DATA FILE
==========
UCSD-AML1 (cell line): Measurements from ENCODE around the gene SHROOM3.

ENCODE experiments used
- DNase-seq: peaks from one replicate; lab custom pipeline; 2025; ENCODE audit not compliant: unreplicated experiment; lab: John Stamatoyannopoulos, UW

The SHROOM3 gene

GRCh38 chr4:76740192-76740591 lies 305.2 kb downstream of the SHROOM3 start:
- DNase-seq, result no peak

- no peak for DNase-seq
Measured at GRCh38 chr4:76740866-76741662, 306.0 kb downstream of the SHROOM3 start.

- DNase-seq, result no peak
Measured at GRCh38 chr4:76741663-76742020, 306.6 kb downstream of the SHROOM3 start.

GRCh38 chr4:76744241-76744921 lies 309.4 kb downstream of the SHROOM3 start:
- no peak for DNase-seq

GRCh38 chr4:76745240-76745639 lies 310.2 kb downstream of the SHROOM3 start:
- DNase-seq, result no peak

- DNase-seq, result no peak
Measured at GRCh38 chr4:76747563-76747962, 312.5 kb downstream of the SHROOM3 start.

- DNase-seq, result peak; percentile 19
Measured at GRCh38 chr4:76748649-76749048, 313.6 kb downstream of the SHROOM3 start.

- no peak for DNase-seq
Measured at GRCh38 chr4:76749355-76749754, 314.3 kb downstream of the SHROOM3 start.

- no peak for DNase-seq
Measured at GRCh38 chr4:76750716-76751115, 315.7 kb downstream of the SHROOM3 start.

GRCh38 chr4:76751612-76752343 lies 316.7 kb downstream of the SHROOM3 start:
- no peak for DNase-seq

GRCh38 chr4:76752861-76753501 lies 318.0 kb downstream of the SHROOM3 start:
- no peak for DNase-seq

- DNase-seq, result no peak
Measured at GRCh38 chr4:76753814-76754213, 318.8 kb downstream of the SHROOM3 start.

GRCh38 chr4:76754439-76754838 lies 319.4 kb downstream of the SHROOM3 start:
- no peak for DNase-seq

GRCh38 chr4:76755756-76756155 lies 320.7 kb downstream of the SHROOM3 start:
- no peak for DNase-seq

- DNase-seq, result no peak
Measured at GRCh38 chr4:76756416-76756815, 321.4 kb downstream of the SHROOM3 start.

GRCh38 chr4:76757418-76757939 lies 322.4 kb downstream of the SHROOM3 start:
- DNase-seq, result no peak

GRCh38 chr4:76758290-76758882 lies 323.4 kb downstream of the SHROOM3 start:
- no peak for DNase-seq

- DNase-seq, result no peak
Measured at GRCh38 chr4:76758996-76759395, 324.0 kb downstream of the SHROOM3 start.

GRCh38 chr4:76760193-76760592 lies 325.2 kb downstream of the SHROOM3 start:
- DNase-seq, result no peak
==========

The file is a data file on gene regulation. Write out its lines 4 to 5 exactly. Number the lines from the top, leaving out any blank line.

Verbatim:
The SHROOM3 gene

GRCh38 chr4:76740192-76740591 lies 305.2 kb downstream of the SHROOM3 start: